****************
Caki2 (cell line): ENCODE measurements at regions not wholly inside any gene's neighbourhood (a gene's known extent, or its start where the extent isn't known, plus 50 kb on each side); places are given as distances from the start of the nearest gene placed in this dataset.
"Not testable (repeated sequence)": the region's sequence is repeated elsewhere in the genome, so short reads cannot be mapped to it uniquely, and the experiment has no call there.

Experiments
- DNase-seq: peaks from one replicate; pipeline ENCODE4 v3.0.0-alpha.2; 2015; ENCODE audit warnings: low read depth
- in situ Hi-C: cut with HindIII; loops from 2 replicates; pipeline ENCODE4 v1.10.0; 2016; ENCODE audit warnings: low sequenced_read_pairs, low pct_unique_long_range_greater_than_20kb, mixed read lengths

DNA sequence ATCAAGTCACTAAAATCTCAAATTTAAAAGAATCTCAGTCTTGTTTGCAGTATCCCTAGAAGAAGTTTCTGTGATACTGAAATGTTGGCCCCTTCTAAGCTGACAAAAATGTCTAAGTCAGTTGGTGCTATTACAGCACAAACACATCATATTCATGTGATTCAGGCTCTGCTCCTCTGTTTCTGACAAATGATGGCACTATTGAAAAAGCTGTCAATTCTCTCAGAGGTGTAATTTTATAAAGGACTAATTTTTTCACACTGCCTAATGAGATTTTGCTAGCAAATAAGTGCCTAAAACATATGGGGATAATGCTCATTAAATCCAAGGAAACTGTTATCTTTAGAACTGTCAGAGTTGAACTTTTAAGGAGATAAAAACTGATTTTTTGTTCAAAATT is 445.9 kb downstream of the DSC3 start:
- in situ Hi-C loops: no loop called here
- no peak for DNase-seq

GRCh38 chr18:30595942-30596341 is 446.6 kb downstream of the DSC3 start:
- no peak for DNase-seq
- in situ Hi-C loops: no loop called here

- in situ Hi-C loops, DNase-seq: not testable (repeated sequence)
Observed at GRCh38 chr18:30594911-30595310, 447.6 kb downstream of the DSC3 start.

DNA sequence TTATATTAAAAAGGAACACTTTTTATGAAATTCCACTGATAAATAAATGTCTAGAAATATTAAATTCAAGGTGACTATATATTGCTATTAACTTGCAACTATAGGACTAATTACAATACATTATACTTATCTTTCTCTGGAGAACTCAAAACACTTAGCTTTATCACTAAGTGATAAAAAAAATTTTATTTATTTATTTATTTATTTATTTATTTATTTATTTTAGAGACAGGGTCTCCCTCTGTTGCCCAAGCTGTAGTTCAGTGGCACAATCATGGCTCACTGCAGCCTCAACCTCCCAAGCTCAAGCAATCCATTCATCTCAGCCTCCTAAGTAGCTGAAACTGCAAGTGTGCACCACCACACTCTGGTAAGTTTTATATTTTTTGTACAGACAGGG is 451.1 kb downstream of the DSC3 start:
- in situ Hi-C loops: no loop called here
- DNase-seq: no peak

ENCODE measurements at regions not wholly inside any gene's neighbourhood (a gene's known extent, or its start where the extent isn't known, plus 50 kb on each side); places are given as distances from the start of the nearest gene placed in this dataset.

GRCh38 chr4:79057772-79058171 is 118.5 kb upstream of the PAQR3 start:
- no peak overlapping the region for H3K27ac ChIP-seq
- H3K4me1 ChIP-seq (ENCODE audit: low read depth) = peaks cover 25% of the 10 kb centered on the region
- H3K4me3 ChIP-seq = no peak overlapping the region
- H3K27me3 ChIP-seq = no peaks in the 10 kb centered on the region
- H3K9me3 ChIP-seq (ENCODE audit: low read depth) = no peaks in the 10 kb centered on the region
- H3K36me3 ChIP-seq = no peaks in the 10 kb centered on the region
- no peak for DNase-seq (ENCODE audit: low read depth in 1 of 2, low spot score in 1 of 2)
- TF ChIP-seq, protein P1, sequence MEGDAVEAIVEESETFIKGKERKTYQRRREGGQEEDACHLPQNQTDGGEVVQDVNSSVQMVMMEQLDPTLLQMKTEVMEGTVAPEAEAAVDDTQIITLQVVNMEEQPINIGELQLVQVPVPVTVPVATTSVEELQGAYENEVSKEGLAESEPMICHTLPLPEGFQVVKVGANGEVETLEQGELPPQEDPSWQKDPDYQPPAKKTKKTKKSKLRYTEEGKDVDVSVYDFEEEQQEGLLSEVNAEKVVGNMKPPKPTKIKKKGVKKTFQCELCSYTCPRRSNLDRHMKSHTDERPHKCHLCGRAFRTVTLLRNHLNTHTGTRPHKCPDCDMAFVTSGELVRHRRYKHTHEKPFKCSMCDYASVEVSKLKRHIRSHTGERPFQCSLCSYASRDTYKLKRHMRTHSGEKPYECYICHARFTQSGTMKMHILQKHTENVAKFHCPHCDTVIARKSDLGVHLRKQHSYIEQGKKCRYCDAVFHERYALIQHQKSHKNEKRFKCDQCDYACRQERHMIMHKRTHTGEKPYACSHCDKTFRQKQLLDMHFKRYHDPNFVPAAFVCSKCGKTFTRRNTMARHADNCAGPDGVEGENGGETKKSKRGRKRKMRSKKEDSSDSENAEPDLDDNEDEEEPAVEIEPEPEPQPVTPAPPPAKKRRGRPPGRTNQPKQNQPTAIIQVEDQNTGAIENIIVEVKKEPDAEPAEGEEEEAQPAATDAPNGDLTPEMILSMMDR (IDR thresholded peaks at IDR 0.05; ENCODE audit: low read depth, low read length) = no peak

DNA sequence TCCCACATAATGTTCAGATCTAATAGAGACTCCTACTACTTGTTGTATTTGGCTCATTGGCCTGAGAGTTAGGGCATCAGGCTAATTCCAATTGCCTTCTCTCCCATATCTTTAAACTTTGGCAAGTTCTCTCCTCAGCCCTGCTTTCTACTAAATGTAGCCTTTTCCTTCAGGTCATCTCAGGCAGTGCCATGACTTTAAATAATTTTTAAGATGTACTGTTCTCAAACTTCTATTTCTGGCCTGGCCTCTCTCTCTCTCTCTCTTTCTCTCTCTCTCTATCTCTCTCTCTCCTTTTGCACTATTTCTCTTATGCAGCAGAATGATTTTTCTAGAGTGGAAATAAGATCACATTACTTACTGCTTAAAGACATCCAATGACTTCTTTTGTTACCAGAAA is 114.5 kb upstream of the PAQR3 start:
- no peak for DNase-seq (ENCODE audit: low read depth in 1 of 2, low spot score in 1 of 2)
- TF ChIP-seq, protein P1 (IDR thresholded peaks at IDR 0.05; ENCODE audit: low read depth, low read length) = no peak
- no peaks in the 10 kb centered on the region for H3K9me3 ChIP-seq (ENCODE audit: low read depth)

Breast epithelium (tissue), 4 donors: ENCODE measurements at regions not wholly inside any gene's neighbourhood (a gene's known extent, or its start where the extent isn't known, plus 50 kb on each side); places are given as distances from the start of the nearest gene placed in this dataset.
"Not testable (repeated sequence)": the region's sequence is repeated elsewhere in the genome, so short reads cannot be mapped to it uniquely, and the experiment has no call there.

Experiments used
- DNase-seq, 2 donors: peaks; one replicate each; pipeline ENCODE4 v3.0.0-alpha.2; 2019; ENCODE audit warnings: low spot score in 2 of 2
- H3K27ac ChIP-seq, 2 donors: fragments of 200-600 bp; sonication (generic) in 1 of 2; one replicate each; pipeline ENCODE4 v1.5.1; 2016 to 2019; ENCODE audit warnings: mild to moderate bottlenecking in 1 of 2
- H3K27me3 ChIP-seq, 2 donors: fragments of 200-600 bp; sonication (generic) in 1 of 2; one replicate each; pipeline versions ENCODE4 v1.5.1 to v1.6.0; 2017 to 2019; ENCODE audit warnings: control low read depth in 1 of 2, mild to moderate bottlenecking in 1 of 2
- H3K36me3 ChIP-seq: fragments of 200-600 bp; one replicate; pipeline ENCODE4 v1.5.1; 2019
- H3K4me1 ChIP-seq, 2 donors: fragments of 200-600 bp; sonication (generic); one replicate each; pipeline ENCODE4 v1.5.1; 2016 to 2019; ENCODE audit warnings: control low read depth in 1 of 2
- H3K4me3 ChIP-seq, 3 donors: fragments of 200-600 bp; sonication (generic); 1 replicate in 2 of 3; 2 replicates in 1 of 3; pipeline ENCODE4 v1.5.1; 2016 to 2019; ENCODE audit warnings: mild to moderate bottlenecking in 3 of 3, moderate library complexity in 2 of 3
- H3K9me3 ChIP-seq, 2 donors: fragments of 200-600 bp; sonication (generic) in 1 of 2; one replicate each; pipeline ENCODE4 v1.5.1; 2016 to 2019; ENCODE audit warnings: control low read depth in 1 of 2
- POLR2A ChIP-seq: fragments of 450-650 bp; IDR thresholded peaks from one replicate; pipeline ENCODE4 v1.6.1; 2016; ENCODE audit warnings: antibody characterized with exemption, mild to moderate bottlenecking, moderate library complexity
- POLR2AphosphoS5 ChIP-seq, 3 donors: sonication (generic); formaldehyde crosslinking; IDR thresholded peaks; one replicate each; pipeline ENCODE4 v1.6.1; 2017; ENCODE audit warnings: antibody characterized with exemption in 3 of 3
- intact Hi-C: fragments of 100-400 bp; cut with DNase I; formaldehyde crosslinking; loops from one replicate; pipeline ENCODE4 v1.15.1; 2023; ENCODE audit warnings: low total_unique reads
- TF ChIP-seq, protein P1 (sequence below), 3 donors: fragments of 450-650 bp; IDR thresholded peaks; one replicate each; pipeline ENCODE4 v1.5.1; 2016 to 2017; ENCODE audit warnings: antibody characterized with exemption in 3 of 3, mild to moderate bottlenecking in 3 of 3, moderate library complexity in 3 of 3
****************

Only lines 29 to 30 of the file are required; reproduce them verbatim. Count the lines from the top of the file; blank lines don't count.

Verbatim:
- TF ChIP-seq, protein P1 (IDR thresholded peaks at IDR 0.05; ENCODE audit: low read depth, low read length) = no peak
- no peaks in the 10 kb centered on the region for H3K9me3 ChIP-seq (ENCODE audit: low read depth)